A Senate committee has approved President Obama’s two nominations to fill vacancies on the Federal Reserve’s board. But prospects for a quick confirmation in the full Senate are uncertain.
The Senate Banking Committee approved by voice vote the nominations of Jeremy Stein, a Harvard economics professor, and Jerome Powell, an investment banker who served in the George H.W. Bush administration.
Mr. Obama nominated Mr. Stein, a Democrat, and Mr. Powell, a Republican, in hopes that pairing nominees from both parties could overcome Republican objections. The Fed board hasn’t operated with a full seven members since 2006.
But Sen. David Vitter, Louisiana Republican, has expressed public opposition, which at least means the Senate won’t vote before its two-week break starts this weekend. Mr. Vitter has criticized efforts by the Fed and Chairman Ben S. Bernanke for keeping interest rates at record lows to encourage borrowing, arguing that the Fed’s actions have raised the risk of inflation and speculative economic bubbles.
“I refuse to provide Chairman Bernanke with two more rubber stamps who approve of the Fed’s activist policies,” he said in a statement.
Obama administration suspends deportations
The Obama administration is temporarily suspending immigration court dockets in four cities in a move Republicans are calling a “backdoor amnesty.”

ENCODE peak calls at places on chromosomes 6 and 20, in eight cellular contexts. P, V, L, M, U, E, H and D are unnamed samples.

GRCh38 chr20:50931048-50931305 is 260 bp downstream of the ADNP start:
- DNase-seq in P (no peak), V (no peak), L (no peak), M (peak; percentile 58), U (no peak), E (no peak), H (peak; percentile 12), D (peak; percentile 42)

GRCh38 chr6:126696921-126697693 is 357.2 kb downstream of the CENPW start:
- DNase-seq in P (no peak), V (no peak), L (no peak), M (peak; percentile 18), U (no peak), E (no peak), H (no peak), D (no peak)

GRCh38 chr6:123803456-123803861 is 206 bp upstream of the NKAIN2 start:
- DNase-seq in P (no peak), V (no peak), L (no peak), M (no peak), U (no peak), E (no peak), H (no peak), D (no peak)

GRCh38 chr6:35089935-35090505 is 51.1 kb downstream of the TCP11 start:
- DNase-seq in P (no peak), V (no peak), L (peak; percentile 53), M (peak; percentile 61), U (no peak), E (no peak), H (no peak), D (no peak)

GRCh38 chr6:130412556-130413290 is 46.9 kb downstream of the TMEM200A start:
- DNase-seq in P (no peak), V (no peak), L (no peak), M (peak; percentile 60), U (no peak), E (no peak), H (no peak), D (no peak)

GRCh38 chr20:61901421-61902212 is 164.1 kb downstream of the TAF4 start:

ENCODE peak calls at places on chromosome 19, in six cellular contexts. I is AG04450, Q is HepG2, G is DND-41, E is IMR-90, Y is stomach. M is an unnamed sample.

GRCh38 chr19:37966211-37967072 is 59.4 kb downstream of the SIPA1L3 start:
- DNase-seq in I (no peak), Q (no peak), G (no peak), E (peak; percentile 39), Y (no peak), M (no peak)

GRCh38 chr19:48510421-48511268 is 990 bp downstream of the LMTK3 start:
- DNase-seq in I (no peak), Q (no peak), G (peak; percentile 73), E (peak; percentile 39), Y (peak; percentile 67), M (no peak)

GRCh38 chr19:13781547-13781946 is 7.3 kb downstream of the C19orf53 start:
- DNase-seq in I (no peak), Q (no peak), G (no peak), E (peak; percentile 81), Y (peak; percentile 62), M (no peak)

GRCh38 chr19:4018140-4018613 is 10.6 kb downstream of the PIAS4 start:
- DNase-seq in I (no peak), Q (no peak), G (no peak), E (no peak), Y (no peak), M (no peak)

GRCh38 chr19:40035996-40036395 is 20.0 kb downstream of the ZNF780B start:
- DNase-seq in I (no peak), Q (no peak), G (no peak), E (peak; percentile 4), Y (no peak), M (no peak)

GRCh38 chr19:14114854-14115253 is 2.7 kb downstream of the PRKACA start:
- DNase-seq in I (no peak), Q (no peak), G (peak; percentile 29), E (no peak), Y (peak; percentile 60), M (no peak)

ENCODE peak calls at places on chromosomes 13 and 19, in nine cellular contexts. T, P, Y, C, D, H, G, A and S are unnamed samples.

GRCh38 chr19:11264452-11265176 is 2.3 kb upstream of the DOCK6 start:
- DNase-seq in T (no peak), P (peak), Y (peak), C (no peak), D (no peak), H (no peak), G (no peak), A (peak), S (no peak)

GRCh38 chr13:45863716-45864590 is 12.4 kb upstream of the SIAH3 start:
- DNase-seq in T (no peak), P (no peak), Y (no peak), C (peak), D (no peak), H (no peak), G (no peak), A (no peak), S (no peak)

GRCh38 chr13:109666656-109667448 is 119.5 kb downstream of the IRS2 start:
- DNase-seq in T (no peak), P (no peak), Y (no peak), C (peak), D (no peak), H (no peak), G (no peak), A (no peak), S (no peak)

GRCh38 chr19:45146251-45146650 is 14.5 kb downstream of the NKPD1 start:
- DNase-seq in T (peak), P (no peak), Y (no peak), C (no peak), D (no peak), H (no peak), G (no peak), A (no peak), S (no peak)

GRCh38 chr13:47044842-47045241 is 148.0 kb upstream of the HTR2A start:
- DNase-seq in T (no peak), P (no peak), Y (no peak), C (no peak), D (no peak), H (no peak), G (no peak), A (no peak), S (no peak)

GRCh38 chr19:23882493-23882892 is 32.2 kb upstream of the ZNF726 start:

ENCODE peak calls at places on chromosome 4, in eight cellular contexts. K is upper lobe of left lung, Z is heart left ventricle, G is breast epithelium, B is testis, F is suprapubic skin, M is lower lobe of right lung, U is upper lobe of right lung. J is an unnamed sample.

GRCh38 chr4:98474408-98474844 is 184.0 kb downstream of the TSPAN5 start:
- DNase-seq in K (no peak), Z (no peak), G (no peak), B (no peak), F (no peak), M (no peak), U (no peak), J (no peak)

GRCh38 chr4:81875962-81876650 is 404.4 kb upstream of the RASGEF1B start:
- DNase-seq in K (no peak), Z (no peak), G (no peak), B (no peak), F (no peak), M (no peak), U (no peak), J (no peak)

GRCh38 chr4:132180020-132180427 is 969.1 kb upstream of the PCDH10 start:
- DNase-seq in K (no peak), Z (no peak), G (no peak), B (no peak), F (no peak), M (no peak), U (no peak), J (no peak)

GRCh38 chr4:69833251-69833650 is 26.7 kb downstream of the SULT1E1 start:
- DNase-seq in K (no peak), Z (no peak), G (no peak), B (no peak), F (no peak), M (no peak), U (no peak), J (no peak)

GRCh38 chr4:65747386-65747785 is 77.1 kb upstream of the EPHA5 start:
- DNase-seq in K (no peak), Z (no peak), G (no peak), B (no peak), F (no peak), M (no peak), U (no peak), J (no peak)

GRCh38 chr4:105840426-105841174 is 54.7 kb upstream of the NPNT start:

The dockets in Detroit, New Orleans, Orlando, Fla., and Seattle will be suspended while authorities review thousands of cases as part of a plan to indefinitely delay deportation proceedings for many noncriminal illegal immigrants, the Department of Homeland Security said Thursday.
The Immigration and Customs Enforcement agency previously reviewed 11,682 cases in Baltimore and Denver. Officials recommended suspending more than 1,600 cases in those two cities.
The reviews are part of an Obama administration pledge to focus deportation resources on criminal immigrants and those who pose a national security or public safety threat.
Government loses about $50M on small bank stocks
The government has lost roughly $50 million on its sale of stock in six small banks bailed out in the 2008 financial crisis. But the Treasury Department says the three-year investment was profitable after counting dividends and investments.
The department said Thursday it received $362 million from the first public auction of its preferred stock in small banks. Treasury invested $410.8 million in the six banks.